Pedro Ramirez, president of the Associated Students, Inc., at California State University, Fresno, was named one of the “Top College Role Models of 2010” by the Huffington Post, an online news and blog site, for his role in lobbying for the DREAM Act after he admitted to being an undocumented resident.
Ramirez made two trips to Washington, D.C., to lobby for the bill, which was passed by the House of Representatives but failed to come up for vote in the Senate.
Ramirez is enrolled at Fresno State under provisions of state Assembly Bill 540, which allows certain undocumented students to attend California public colleges and universities. After the student newspaper, The Collegian, broke a story about his residency status Nov. 16, he became the center of worldwide media attention and was dubbed the poster child for young immigrants who grew up in the U.S. but were not citizens.
The Huffington Post recognized the students because “they triumphed in the face of adversity. They didn’t hesitate to fight – or study, or work for – something they believed in. They showed their true selves. And in 2010, they accomplished monumental things.”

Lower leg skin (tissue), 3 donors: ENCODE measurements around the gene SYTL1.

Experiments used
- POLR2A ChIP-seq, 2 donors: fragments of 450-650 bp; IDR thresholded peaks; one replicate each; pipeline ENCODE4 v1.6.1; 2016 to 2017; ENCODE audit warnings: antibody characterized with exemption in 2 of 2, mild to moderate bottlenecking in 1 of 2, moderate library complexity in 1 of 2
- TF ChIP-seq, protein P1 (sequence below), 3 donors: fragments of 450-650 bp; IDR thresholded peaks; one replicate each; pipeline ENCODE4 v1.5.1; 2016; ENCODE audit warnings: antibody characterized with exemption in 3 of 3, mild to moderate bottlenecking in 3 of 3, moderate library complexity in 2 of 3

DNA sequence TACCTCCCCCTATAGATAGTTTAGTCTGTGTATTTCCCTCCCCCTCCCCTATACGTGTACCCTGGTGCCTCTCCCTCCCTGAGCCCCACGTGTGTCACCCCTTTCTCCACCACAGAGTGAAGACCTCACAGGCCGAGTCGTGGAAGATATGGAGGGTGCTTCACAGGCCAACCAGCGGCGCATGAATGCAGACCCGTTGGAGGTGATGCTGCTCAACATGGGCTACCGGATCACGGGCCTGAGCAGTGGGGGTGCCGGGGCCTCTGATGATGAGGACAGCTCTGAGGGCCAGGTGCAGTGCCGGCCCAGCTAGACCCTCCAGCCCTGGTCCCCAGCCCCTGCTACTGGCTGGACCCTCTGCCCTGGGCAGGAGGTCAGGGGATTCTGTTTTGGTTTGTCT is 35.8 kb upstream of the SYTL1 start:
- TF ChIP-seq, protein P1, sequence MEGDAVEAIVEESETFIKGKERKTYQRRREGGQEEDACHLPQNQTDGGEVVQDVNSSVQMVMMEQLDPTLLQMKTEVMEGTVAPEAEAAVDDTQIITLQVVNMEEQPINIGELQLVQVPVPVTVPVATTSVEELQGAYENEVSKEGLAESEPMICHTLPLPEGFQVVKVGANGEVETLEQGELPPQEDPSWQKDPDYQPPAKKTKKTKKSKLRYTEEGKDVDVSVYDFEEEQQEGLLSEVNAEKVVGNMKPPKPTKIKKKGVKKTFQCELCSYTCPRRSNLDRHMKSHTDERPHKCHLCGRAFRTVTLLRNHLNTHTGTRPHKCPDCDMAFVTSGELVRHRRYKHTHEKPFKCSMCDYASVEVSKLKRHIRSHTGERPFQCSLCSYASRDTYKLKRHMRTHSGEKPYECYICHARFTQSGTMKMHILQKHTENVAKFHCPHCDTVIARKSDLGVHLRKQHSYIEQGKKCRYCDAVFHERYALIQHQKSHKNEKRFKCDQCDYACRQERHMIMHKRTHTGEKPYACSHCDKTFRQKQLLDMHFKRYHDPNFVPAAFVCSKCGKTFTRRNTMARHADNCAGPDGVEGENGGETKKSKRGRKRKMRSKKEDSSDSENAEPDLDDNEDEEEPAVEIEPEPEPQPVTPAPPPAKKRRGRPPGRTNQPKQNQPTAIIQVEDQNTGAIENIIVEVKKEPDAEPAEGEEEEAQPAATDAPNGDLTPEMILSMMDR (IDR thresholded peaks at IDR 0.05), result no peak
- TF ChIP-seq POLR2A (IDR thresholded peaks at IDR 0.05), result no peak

Ramirez said he is honored and humbled by this recognition.
“Although I have been recognized for my status as an undocumented student, I will never give up working hard for my goals and the DREAM Act,” he said.
Fresno State President John D. Welty, who has supported Ramirez and the DREAM Act, commended his efforts.
“Pedro Ramirez is the kind of student and leader who can make a difference in the world. That’s the goal of Fresno State and all universities, and I am proud of his dedication to this cause. Like Pedro, I will continue to advocate for passage of the DREAM Act.”
Among the national and international media outlets interviewing Ramirez were CNN International, CNN Español, MSNBC, CNN with Don Lemon, CBS with Katie Couric, Univision, Telemundo, Satélite Radio Bilingüe, BBC Worldwide, Asahi Shimbun newspaper (Tokyo), the Christian Science Monitor, the Los Angeles Times, Associated Press, ABC radio San Francisco and NPR stations in Los Angeles and San Francisco as well as media outlets from México and Colombia. He also was the subject of a news capsule that aired intermittently on MTV Tr3s, the Hispanic programming channel for MTV.